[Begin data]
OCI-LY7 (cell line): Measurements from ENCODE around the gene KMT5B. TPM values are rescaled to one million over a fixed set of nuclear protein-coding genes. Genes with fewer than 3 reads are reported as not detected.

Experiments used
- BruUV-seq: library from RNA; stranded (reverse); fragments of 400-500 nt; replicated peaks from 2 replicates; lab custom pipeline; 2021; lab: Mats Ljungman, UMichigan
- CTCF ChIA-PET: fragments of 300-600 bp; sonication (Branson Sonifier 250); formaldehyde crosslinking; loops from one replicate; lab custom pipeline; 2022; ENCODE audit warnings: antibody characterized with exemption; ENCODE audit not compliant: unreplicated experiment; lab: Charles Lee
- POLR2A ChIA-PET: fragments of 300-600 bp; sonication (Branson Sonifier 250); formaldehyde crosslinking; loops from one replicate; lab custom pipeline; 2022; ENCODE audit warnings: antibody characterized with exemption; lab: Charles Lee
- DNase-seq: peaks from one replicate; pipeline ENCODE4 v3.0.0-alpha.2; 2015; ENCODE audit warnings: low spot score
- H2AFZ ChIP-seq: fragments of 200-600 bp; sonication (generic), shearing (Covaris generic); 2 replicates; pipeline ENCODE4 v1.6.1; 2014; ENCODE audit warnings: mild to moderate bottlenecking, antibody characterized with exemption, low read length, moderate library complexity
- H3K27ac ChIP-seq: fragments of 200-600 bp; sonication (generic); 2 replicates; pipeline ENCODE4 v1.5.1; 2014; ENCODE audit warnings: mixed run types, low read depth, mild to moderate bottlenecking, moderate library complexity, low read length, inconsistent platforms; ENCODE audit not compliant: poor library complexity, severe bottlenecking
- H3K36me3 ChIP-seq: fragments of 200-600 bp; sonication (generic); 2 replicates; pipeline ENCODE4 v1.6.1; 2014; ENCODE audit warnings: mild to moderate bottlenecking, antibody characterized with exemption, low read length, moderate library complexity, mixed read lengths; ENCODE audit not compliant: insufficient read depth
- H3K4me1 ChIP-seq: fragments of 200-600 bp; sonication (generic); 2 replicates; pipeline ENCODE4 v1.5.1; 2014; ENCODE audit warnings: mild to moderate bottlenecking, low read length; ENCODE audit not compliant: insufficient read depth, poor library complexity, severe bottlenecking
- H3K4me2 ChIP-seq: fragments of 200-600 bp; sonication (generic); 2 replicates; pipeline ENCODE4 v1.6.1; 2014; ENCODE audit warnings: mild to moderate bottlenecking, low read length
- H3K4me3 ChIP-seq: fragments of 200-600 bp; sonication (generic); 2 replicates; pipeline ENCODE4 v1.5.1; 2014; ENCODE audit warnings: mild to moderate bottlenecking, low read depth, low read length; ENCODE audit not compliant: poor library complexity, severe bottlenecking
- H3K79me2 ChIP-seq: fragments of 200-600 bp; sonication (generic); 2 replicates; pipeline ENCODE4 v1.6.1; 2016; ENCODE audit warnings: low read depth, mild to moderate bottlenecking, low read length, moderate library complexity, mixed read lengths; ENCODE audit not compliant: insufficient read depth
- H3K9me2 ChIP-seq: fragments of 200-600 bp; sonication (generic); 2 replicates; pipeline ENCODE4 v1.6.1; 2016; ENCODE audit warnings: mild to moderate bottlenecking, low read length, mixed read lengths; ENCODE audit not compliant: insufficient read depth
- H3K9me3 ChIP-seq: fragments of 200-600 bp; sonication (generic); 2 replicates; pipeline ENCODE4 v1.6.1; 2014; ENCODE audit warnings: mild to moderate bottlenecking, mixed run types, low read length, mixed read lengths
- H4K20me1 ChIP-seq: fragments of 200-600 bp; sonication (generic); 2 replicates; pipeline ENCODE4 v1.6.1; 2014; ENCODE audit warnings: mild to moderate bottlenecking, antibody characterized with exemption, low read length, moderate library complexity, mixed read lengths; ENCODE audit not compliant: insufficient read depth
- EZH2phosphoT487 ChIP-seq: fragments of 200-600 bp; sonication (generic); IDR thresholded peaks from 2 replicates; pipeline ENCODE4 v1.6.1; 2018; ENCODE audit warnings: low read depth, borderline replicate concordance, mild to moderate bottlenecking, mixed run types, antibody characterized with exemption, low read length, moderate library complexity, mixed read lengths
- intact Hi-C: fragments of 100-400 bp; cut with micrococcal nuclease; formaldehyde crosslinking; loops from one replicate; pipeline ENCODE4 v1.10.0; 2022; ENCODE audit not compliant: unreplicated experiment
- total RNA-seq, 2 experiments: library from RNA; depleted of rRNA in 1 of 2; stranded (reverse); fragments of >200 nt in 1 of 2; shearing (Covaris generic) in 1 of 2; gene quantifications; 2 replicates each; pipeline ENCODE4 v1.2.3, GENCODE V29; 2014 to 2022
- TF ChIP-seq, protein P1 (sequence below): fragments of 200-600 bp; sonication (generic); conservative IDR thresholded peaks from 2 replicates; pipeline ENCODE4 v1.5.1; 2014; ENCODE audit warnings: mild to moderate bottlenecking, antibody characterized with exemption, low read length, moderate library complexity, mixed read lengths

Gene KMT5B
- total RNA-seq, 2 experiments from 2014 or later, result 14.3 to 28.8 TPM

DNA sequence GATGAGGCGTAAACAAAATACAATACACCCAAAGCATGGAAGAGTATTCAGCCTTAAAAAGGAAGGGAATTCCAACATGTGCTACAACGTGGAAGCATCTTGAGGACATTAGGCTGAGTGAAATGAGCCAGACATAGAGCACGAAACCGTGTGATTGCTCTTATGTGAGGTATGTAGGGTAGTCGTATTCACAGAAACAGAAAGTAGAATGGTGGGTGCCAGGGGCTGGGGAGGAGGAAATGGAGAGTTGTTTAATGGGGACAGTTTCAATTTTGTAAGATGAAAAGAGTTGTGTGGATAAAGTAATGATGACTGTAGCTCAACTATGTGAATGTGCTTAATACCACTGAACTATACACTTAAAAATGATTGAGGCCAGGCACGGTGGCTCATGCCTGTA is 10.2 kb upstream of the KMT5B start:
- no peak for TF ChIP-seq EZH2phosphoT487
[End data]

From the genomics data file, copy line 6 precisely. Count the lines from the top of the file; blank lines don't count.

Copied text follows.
- DNase-seq: peaks from one replicate; pipeline ENCODE4 v3.0.0-alpha.2; 2015; ENCODE audit warnings: low spot score